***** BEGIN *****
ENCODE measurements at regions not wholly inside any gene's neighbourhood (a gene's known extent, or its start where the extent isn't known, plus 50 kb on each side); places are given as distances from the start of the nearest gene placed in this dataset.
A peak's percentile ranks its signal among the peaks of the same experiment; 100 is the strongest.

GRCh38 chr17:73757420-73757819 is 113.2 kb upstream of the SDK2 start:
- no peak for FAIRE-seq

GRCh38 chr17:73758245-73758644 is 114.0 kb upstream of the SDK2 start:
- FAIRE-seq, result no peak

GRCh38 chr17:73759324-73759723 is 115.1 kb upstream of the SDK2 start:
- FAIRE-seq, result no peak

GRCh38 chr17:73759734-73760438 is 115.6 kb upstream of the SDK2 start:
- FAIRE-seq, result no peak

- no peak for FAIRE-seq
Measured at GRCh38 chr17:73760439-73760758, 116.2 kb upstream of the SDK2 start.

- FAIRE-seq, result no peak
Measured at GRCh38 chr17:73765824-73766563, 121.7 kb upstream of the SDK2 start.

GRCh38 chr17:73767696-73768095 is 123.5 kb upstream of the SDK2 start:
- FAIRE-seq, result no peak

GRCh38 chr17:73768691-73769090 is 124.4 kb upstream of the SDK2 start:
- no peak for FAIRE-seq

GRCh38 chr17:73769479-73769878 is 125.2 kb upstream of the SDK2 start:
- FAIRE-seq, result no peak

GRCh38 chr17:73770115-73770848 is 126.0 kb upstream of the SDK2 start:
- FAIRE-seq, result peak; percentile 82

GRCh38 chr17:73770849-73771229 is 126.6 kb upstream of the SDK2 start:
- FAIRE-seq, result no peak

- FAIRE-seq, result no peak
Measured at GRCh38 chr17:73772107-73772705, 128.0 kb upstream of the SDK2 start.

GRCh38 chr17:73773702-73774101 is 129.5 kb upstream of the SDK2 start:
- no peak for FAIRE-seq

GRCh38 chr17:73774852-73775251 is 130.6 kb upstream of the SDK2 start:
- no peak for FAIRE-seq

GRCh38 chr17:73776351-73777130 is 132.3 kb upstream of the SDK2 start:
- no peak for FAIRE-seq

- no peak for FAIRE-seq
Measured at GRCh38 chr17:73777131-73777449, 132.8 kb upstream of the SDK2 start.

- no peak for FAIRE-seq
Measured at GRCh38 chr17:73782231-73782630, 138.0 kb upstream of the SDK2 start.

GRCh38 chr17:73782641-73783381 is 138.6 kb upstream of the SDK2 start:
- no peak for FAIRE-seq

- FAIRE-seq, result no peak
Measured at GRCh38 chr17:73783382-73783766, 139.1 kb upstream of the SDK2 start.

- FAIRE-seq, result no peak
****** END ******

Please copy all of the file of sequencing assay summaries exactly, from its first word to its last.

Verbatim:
ENCODE measurements at regions not wholly inside any gene's neighbourhood (a gene's known extent, or its start where the extent isn't known, plus 50 kb on each side); places are given as distances from the start of the nearest gene placed in this dataset.
A peak's percentile ranks its signal among the peaks of the same experiment; 100 is the strongest.

GRCh38 chr17:73757420-73757819 is 113.2 kb upstream of the SDK2 start:
- no peak for FAIRE-seq

GRCh38 chr17:73758245-73758644 is 114.0 kb upstream of the SDK2 start:
- FAIRE-seq, result no peak

GRCh38 chr17:73759324-73759723 is 115.1 kb upstream of the SDK2 start:
- FAIRE-seq, result no peak

GRCh38 chr17:73759734-73760438 is 115.6 kb upstream of the SDK2 start:
- FAIRE-seq, result no peak

- no peak for FAIRE-seq
Measured at GRCh38 chr17:73760439-73760758, 116.2 kb upstream of the SDK2 start.

- FAIRE-seq, result no peak
Measured at GRCh38 chr17:73765824-73766563, 121.7 kb upstream of the SDK2 start.

GRCh38 chr17:73767696-73768095 is 123.5 kb upstream of the SDK2 start:
- FAIRE-seq, result no peak

GRCh38 chr17:73768691-73769090 is 124.4 kb upstream of the SDK2 start:
- no peak for FAIRE-seq

GRCh38 chr17:73769479-73769878 is 125.2 kb upstream of the SDK2 start:
- FAIRE-seq, result no peak

GRCh38 chr17:73770115-73770848 is 126.0 kb upstream of the SDK2 start:
- FAIRE-seq, result peak; percentile 82

GRCh38 chr17:73770849-73771229 is 126.6 kb upstream of the SDK2 start:
- FAIRE-seq, result no peak

- FAIRE-seq, result no peak
Measured at GRCh38 chr17:73772107-73772705, 128.0 kb upstream of the SDK2 start.

GRCh38 chr17:73773702-73774101 is 129.5 kb upstream of the SDK2 start:
- no peak for FAIRE-seq

GRCh38 chr17:73774852-73775251 is 130.6 kb upstream of the SDK2 start:
- no peak for FAIRE-seq

GRCh38 chr17:73776351-73777130 is 132.3 kb upstream of the SDK2 start:
- no peak for FAIRE-seq

- no peak for FAIRE-seq
Measured at GRCh38 chr17:73777131-73777449, 132.8 kb upstream of the SDK2 start.

- no peak for FAIRE-seq
Measured at GRCh38 chr17:73782231-73782630, 138.0 kb upstream of the SDK2 start.

GRCh38 chr17:73782641-73783381 is 138.6 kb upstream of the SDK2 start:
- no peak for FAIRE-seq

- FAIRE-seq, result no peak
Measured at GRCh38 chr17:73783382-73783766, 139.1 kb upstream of the SDK2 start.

- FAIRE-seq, result no peak